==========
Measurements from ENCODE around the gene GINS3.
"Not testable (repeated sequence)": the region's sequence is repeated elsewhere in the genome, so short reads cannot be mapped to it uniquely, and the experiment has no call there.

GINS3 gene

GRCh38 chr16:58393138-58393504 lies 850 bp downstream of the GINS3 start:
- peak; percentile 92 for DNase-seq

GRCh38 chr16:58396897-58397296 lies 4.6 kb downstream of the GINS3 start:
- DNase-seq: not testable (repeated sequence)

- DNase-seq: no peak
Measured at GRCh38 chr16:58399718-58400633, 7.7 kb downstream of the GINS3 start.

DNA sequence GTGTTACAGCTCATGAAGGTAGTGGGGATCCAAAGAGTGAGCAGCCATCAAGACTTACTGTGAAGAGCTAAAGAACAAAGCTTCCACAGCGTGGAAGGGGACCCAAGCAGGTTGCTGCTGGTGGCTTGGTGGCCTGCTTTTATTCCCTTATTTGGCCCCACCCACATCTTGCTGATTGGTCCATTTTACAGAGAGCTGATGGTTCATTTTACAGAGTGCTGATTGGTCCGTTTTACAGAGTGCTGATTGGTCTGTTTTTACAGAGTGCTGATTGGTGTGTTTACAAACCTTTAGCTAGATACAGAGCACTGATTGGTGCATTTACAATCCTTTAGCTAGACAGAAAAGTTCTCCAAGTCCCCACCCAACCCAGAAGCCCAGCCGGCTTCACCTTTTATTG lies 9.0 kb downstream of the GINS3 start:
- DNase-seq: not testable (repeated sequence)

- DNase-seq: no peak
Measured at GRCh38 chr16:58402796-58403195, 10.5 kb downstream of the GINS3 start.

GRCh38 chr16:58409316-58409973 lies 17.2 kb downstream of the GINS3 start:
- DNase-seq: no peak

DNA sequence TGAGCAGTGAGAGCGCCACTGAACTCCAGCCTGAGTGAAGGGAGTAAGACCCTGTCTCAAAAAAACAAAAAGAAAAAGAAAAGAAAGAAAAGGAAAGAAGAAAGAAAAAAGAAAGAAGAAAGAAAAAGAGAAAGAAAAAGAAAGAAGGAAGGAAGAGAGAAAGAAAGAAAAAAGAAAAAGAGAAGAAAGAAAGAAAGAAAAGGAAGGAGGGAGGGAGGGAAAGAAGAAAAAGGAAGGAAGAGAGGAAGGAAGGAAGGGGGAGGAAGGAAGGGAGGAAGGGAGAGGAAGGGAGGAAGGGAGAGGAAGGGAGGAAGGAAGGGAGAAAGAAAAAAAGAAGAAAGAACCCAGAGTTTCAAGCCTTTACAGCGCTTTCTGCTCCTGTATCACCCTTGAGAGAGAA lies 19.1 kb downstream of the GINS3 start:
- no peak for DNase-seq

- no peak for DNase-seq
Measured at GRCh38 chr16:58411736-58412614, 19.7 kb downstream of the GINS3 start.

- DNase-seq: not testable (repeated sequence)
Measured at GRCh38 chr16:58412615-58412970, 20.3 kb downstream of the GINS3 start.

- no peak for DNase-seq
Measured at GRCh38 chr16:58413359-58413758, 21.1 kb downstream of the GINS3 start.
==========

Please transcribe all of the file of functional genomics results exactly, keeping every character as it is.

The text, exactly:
Measurements from ENCODE around the gene GINS3.
"Not testable (repeated sequence)": the region's sequence is repeated elsewhere in the genome, so short reads cannot be mapped to it uniquely, and the experiment has no call there.

GINS3 gene

GRCh38 chr16:58393138-58393504 lies 850 bp downstream of the GINS3 start:
- peak; percentile 92 for DNase-seq

GRCh38 chr16:58396897-58397296 lies 4.6 kb downstream of the GINS3 start:
- DNase-seq: not testable (repeated sequence)

- DNase-seq: no peak
Measured at GRCh38 chr16:58399718-58400633, 7.7 kb downstream of the GINS3 start.

DNA sequence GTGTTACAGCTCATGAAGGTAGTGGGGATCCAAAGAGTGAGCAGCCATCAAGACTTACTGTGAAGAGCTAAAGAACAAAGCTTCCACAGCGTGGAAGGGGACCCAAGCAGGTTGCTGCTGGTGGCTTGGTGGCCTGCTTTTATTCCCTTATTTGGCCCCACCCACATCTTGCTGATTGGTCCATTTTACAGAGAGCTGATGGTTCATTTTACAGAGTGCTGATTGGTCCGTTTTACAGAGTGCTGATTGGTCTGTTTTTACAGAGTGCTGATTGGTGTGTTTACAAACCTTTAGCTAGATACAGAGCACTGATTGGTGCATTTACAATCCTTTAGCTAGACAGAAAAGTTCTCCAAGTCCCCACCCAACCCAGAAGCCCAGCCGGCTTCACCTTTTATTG lies 9.0 kb downstream of the GINS3 start:
- DNase-seq: not testable (repeated sequence)

- DNase-seq: no peak
Measured at GRCh38 chr16:58402796-58403195, 10.5 kb downstream of the GINS3 start.

GRCh38 chr16:58409316-58409973 lies 17.2 kb downstream of the GINS3 start:
- DNase-seq: no peak

DNA sequence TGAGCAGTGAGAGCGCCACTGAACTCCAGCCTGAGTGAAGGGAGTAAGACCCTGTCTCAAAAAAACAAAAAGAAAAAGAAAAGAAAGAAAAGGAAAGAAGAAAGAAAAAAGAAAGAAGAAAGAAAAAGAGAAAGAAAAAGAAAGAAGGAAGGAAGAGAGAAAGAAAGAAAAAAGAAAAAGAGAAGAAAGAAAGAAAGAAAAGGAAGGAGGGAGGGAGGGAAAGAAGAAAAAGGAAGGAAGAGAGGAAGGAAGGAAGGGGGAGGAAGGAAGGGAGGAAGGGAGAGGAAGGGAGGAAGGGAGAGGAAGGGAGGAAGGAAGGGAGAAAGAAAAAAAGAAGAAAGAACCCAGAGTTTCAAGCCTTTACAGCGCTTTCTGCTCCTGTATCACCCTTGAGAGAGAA lies 19.1 kb downstream of the GINS3 start:
- no peak for DNase-seq

- no peak for DNase-seq
Measured at GRCh38 chr16:58411736-58412614, 19.7 kb downstream of the GINS3 start.

- DNase-seq: not testable (repeated sequence)
Measured at GRCh38 chr16:58412615-58412970, 20.3 kb downstream of the GINS3 start.

- no peak for DNase-seq
Measured at GRCh38 chr16:58413359-58413758, 21.1 kb downstream of the GINS3 start.